We get a lot of questions about greener or more fuel-efficient cars. But we rarely get questions about how to drive less.
A cheerful little post and infographic by the delightfully named Mr. Money Mustache highlights the true cost of commuting to jobs that are no longer within walking or biking distance, as they were for many Americans until 1940 or so.
Neatly summarized on LifeHacker, each extra mile you have to drive to work costs you $795 a year.
That's using a driving cost of 34 cents per mile (the IRS actually allows you 51 cents) and a value of $25 an hour for the time you spend behind the wheel that could you be doing other things, like reading to your kids.
Apply that $795 to your mortgage, and you could afford a house that's $15,900 pricier (assuming a 5-percent interest rate).
Got a 20-mile round-trip commute? That's far from unusual these days. Buy a house within walking or biking distance of your job, or that you can reach via mass transit, and you could afford as much as $300,000 more by moving closer.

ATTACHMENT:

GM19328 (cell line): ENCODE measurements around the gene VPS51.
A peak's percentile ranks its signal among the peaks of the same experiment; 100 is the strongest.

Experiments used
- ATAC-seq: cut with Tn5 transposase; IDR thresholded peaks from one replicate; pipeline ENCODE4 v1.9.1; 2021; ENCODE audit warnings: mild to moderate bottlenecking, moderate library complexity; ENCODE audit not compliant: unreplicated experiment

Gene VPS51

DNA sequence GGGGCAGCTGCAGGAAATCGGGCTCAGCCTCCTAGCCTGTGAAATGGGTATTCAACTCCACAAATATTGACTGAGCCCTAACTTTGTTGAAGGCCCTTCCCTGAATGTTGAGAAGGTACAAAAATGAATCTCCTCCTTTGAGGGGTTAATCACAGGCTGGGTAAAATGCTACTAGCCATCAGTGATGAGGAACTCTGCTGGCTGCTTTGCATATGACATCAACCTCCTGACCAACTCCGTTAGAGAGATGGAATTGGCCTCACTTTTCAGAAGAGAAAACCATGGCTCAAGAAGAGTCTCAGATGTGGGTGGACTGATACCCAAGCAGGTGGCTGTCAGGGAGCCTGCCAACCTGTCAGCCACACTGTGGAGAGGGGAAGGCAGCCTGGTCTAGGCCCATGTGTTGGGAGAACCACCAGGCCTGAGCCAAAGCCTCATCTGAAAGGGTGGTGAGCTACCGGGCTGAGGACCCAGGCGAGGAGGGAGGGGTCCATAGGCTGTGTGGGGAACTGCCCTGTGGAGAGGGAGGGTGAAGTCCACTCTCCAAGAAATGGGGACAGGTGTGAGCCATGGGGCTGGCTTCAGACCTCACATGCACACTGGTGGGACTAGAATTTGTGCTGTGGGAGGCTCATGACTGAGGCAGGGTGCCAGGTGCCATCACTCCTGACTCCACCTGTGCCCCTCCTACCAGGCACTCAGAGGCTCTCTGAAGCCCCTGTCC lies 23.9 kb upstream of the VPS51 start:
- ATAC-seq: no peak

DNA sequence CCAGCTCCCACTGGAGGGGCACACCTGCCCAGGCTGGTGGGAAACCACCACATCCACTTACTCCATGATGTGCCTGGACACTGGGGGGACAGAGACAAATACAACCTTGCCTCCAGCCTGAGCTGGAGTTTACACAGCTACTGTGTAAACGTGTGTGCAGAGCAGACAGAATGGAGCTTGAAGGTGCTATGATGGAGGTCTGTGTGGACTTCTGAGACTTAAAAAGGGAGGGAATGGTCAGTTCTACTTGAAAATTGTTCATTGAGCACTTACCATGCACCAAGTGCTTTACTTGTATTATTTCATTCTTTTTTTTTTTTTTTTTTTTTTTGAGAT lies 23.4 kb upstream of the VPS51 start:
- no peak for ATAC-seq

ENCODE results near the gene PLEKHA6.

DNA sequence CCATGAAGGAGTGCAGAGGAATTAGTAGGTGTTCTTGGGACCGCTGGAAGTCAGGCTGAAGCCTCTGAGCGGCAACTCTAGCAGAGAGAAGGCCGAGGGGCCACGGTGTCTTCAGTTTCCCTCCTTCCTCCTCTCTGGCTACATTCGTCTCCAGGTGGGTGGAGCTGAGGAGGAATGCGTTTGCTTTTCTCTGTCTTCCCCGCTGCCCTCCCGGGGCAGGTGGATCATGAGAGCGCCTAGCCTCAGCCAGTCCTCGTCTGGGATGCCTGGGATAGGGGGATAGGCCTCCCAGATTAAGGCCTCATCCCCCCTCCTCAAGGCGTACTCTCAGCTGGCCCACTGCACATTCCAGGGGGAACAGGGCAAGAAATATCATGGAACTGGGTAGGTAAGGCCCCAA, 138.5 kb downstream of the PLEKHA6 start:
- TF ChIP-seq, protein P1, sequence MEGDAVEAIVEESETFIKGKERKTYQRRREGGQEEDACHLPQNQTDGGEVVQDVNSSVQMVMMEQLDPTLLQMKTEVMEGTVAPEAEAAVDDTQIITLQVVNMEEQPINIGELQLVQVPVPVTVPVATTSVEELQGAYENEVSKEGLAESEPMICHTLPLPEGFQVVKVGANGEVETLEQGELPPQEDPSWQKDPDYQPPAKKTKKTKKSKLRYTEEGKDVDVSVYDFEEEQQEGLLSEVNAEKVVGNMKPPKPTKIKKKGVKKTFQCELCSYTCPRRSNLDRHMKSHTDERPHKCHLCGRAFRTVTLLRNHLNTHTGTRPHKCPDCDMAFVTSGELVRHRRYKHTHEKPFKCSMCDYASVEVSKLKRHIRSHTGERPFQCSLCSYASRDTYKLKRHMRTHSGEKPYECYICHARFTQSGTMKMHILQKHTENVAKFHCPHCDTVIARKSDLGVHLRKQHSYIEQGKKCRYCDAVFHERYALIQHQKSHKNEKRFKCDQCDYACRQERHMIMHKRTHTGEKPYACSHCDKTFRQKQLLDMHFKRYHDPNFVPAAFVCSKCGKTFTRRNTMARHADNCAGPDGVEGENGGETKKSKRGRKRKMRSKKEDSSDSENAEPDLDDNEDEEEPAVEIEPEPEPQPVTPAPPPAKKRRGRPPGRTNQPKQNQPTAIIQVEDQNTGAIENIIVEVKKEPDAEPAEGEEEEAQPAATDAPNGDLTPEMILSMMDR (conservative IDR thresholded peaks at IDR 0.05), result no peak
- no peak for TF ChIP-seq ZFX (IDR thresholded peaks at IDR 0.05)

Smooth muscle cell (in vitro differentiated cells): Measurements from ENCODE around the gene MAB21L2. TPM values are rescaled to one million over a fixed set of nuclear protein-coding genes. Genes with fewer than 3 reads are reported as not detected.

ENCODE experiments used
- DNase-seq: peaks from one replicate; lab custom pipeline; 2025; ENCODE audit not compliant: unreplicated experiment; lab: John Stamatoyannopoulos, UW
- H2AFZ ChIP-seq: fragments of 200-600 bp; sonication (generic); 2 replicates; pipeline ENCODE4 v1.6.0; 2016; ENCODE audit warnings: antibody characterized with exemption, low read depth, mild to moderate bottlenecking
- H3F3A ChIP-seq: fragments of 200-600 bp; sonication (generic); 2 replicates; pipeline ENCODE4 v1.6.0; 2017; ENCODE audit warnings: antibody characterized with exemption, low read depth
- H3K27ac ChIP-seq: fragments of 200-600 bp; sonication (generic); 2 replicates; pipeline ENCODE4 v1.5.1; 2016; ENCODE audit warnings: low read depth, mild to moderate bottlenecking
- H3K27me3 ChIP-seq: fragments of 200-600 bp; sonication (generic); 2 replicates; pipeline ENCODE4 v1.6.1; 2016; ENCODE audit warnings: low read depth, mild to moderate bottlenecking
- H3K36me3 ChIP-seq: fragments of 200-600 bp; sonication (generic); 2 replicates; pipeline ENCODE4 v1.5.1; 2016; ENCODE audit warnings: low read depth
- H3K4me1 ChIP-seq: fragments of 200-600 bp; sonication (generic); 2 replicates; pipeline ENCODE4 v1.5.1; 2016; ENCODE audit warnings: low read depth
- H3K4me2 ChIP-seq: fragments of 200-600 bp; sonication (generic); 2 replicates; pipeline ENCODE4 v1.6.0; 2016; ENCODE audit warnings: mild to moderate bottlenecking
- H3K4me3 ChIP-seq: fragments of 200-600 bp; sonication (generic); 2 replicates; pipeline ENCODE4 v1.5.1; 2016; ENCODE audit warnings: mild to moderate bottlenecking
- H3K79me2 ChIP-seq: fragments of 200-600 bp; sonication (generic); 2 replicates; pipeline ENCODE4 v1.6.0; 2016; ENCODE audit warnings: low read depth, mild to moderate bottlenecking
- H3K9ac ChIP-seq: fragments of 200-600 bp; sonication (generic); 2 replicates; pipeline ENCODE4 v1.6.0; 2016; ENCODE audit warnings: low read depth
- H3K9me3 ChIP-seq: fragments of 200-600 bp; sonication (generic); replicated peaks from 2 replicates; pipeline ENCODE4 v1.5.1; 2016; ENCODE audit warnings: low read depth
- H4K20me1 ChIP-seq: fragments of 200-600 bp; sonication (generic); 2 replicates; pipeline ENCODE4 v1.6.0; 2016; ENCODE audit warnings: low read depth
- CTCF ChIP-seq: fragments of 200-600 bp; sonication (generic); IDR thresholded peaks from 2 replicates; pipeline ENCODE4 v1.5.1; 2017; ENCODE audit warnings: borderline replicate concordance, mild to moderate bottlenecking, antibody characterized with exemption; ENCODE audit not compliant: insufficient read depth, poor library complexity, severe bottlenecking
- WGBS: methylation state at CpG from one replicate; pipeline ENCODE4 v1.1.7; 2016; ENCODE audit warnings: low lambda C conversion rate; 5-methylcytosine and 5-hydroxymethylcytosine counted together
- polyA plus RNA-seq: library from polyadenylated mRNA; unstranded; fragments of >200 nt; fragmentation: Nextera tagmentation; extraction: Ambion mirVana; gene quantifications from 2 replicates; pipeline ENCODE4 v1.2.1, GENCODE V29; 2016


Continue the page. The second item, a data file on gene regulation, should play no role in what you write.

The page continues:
We say "up to" because, of course, walking and biking save you gasoline, but still cost you time--although those activities, and even just driving less, may reduce your waistline--as does mass transit.
Erwin Wurm's Fat Car
Gasoline prices do end up impacting where people choose to live, with some analysts making dire predictions that far-flung suburbs will become slums if gas prices soar and stay high. We think that's unlikely, since the impact is muted as cars become steadily more fuel-efficient under new fuel economy rules.
The higher your car's gas mileage, the less money you'll save on fueling up. Doing your commute in a 50-mpg Toyota Prius hybrid will cost you roughly half as much per extra mile as a 25-mpg mid-size sedan.
To us, though, it's the time spent in often grim stop-and-go traffic that's the real soul destroyer.
You can always buy more gasoline. But you can't buy more time.
The True Cost of Commuting (crop)